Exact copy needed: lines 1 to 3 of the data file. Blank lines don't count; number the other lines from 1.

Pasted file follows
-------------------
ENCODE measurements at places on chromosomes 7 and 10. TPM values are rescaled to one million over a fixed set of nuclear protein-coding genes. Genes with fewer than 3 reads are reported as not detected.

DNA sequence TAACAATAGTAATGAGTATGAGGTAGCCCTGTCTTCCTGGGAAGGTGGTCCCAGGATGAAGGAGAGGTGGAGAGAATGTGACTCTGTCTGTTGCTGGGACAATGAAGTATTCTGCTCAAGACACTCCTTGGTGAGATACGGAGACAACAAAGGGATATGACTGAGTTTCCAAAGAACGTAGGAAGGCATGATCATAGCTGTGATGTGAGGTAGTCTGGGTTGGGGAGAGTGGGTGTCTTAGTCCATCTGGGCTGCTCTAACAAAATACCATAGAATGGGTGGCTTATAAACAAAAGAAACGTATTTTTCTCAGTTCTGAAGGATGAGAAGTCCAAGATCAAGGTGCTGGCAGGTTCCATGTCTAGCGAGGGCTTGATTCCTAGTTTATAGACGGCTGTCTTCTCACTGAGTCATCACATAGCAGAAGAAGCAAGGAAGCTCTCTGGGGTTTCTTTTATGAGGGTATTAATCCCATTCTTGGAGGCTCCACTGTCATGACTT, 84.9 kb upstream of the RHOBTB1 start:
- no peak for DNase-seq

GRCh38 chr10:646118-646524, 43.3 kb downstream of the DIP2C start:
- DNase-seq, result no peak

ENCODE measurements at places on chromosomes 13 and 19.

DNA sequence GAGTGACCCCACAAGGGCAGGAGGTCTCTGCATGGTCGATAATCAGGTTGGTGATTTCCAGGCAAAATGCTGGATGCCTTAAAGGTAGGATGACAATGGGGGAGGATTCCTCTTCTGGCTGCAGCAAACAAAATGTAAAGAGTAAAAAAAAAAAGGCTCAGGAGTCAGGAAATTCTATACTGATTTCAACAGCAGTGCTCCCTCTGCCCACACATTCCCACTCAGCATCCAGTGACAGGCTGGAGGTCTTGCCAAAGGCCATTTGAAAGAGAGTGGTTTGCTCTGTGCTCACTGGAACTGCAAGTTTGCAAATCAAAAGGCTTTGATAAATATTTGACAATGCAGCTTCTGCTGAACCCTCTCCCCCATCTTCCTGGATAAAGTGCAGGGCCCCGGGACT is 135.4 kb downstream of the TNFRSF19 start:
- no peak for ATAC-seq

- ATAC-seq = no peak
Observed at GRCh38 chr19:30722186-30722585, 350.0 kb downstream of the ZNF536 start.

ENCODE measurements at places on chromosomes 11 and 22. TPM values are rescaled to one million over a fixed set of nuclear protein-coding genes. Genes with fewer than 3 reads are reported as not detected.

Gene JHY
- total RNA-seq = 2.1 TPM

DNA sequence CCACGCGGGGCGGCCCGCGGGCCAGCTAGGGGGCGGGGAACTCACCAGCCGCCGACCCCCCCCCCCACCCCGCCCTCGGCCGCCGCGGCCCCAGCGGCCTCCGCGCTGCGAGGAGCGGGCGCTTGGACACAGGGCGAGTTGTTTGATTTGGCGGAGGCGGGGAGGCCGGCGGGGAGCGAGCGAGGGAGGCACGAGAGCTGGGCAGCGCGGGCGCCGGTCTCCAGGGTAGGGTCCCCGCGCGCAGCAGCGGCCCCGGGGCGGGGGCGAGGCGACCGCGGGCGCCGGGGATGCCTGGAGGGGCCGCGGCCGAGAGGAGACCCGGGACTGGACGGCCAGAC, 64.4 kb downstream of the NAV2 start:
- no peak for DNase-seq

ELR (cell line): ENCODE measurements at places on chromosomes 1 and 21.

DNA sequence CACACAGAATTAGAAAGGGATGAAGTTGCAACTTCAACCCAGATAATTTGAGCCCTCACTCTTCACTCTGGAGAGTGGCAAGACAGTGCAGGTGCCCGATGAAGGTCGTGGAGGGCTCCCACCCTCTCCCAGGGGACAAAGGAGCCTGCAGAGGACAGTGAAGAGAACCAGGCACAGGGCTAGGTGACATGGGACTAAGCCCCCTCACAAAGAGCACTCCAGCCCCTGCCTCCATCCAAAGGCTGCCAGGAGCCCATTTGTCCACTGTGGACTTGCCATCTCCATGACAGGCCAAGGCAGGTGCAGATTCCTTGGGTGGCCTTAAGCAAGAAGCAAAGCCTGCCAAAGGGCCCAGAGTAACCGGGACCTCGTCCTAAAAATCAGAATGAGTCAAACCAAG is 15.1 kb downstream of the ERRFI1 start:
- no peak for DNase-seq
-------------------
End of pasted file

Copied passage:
ENCODE measurements at places on chromosomes 7 and 10. TPM values are rescaled to one million over a fixed set of nuclear protein-coding genes. Genes with fewer than 3 reads are reported as not detected.

DNA sequence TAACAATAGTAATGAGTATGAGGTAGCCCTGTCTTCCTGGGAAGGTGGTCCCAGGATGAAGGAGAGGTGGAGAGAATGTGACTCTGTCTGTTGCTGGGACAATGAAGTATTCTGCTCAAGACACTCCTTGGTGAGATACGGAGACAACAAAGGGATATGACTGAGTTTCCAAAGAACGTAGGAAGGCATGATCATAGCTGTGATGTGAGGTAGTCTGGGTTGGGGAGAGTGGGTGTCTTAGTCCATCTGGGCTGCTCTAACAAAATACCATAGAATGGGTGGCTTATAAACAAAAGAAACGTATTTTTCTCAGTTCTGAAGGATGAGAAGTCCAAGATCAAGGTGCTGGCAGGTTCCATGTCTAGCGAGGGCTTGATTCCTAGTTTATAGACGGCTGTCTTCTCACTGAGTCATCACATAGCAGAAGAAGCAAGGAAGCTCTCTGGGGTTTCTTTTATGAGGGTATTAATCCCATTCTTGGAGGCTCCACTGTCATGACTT, 84.9 kb upstream of the RHOBTB1 start:
- no peak for DNase-seq